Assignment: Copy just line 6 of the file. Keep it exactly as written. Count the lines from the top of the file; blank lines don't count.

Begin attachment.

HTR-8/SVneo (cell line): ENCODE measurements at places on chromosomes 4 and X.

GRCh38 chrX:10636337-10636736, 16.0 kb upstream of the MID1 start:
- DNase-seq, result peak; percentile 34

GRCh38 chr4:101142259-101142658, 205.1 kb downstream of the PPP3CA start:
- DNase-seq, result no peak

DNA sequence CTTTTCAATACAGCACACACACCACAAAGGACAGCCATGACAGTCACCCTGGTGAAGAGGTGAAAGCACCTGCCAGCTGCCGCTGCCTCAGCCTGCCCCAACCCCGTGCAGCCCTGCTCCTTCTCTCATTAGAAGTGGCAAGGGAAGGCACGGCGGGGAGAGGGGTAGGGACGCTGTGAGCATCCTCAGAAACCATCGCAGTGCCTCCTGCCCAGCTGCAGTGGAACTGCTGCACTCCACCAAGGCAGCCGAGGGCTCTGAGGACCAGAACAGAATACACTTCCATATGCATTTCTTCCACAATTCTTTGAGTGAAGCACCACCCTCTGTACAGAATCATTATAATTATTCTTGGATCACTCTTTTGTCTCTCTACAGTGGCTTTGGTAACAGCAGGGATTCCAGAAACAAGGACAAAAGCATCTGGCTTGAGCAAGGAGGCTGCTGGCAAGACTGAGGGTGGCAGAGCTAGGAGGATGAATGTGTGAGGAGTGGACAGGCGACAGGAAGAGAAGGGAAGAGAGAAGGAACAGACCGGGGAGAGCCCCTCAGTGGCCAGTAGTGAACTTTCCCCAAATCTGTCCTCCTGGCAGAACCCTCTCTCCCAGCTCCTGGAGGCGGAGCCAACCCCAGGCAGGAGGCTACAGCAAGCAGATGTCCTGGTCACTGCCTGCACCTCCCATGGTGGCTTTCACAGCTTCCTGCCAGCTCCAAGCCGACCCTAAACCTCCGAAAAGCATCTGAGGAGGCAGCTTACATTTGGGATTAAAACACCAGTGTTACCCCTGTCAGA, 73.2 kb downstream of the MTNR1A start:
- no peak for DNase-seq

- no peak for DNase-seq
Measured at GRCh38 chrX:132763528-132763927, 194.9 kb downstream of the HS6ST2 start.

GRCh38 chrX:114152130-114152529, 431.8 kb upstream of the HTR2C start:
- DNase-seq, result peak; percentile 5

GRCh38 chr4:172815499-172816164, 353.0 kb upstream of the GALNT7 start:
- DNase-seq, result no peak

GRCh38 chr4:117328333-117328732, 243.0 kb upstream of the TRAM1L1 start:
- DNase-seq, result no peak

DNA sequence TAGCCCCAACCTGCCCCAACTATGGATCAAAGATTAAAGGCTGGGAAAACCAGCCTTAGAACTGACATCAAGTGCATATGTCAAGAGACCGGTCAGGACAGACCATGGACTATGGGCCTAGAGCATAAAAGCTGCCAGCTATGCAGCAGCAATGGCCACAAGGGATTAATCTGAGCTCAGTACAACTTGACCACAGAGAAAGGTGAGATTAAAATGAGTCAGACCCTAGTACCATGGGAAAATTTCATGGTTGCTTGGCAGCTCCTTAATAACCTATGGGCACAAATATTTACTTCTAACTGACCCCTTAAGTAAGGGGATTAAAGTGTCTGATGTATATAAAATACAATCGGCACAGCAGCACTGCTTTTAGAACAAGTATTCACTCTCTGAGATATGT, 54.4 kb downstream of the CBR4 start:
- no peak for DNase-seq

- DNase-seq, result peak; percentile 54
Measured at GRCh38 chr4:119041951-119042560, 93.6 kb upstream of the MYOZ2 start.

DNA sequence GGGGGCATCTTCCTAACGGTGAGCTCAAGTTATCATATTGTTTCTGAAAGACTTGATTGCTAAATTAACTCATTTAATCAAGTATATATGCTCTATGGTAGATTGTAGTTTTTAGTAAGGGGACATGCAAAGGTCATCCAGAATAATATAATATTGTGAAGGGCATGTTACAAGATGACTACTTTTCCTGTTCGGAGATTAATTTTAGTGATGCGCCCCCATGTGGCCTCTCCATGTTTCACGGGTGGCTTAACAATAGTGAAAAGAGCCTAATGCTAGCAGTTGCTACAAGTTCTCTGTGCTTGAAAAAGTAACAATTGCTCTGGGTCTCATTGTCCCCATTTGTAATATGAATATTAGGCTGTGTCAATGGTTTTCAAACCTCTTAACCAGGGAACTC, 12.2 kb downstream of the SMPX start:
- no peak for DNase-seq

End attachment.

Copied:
DNA sequence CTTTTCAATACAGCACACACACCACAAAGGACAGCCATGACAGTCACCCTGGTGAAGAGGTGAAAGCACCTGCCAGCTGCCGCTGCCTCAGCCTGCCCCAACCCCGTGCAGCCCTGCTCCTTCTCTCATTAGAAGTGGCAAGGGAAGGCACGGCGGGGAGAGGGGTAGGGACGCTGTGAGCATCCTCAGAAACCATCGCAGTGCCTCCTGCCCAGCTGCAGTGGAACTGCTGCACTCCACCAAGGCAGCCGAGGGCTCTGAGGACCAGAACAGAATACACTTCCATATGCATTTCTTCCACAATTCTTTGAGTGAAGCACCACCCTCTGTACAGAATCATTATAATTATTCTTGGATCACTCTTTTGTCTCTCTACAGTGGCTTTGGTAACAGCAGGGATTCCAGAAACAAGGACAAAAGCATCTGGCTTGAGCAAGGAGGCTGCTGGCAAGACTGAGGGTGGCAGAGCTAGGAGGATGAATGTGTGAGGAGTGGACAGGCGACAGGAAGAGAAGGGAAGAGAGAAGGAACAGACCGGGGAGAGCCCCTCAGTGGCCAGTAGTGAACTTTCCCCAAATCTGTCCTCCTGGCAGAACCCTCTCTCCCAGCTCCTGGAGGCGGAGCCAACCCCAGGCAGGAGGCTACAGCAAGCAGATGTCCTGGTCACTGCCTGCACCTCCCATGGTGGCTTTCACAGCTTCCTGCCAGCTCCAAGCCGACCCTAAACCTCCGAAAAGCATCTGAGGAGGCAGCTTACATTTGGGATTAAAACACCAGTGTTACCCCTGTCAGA, 73.2 kb downstream of the MTNR1A start: